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Today's adventure takes us to Whitaker Ponds Natural Area, on the Columbia Slough just south and west of the Portland Airport. The park is essentially two large ponds connected to the slough, surrounded by a fringe of low-lying land, which in turn is surrounded by assorted industrial businesses. The "Natural Area" designation isn't misleading, exactly but it's only true up to the park boundary.
I don't know the full story of how this spot ended up as a park and the surrounding properties ended up as machine shops and such. I suspect it was just too expensive to bring in fill dirt to fill in the ponds. Many of the other ponds and side channels along the Columbia Slough ended up as golf course water hazards, so maybe this area just got overlooked. I suppose I could have gotten the full story if I'd gone into the visitor's center and asked, since unlike almost all Portland parks it does have one of those.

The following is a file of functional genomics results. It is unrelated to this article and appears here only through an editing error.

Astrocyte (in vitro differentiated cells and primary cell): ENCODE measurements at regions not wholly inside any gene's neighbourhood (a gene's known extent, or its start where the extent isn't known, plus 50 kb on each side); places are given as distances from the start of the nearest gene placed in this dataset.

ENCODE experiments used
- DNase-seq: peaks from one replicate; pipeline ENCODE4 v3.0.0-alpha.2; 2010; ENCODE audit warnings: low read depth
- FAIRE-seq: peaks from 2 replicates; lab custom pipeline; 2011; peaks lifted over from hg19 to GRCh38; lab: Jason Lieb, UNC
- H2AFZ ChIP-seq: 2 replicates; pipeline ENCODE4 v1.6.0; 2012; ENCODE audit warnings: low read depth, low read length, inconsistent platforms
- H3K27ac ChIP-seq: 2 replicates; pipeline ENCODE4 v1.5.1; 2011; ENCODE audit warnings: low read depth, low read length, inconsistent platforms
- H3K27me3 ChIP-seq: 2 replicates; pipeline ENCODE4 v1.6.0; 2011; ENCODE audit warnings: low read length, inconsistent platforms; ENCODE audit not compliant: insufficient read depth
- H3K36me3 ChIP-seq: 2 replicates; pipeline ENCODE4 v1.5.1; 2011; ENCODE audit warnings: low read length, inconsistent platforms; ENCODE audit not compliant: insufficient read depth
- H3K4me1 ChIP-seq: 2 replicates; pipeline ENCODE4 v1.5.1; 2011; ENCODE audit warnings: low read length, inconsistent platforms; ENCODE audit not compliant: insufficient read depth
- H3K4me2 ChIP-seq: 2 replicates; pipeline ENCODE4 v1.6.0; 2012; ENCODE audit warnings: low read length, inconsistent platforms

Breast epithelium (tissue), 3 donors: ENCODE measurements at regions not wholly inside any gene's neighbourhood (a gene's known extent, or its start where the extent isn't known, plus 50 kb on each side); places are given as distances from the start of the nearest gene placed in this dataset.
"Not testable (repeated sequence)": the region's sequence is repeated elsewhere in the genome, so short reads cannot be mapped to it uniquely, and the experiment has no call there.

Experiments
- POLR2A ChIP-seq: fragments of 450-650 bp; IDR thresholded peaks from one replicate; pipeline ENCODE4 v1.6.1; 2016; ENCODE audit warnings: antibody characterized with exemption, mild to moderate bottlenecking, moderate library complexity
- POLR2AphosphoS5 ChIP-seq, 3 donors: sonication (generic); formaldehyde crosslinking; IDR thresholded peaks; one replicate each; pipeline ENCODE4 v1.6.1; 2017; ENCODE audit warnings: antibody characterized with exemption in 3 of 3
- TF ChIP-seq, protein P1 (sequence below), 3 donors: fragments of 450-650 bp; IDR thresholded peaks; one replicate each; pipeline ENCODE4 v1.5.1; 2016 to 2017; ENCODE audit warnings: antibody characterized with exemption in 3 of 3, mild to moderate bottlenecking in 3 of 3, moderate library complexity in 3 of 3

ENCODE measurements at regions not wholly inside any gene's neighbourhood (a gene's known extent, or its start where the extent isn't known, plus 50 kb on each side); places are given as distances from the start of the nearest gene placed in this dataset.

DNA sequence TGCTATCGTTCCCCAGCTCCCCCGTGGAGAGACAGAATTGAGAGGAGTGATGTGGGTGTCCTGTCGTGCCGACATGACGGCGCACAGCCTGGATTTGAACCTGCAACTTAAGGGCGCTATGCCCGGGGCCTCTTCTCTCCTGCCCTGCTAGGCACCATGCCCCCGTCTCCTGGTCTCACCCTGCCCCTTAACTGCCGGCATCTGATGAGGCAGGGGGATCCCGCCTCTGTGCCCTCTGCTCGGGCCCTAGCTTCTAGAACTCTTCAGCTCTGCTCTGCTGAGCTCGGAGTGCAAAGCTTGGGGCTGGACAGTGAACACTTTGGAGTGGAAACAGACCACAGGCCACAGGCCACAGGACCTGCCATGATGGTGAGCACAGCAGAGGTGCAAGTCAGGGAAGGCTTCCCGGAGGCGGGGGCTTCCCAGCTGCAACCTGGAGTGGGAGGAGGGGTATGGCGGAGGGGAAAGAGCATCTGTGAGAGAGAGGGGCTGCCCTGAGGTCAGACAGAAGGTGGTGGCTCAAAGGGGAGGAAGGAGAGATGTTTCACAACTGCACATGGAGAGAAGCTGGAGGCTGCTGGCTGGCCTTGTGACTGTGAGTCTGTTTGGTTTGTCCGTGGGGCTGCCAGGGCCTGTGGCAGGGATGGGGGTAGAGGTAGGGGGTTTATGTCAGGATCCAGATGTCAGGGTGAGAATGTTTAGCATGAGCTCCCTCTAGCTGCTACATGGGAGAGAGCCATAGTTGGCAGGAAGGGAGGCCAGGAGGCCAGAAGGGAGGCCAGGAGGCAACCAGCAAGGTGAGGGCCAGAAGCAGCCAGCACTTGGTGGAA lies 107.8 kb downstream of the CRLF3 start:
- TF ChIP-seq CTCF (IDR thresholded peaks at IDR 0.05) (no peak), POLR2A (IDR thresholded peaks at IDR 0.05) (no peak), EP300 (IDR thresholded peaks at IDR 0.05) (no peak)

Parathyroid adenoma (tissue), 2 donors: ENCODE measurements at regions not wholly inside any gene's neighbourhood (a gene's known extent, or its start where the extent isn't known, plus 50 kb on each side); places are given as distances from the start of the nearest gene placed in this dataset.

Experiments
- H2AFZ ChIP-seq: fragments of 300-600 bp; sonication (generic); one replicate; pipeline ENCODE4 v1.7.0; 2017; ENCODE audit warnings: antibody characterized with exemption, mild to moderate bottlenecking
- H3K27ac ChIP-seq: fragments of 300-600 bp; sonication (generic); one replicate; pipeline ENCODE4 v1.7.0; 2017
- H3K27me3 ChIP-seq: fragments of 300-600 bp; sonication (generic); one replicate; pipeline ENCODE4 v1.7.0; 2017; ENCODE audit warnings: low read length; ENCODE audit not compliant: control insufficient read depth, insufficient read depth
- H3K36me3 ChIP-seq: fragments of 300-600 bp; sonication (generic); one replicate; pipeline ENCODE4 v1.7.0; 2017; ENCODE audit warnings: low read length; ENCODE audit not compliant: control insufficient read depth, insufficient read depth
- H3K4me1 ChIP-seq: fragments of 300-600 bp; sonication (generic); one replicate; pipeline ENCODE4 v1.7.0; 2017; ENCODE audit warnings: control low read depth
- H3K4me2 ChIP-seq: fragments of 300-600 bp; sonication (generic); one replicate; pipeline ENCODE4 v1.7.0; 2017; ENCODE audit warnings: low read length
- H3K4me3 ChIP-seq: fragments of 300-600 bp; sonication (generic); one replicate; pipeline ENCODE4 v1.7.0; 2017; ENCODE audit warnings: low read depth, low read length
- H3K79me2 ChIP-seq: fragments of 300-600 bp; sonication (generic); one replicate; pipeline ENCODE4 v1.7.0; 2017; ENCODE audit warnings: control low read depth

The Columbia Slough as a whole has been abused, neglected, and maligned since roughly the moment urban development reached its shores. People who think about it at all tend to assume it's hopelessly polluted now, an environmental lost cause. I've seen enough of it to suspect that isn't completely true, but I'm still not signing up to go swim in it.
There are more facilities than you'd expect at a city-designated Natural Area, and the facilities are even well maintained:
- There's a parking lot off of NE 47th Avenue, with a fairly easy to find sign.
- A couple of docks, presumably for canoes or kayaks.
- A well-marked trail between the slough and the west pond, with a couple of educational exhibits along the way.
- An old house converted into the headquarters of the Columbia Slough Watershed Council. Which may explain why the park has all these trails and docks and such.
- The standard set of environmental education facilities, including a gazebo with a grassy ecoroof.
- Oh, and if you follow the trail to the far end, there's a baseball diamond sandwiched in between the Columbia Slough and the east and west ponds. A baseball diamond surrounded by water on all sides is not the ideal place to hit a really powerful home run, or any sort of foul ball.
- The Master Plan for the park.
- Amanda Fritz's blog: Response to Field of Schemes, relating to said master plan.
- Various fall photos
- OregonLive: "A walk in nature the best way for kids -- or any of us -- to learn"
- Center for Columbia River History: "The Future of the Columbia Slough"
- Portland Monthly: "Behold, an Oasis"
Updated: This post is now linked to by PortlandParks on Facebook. Yay!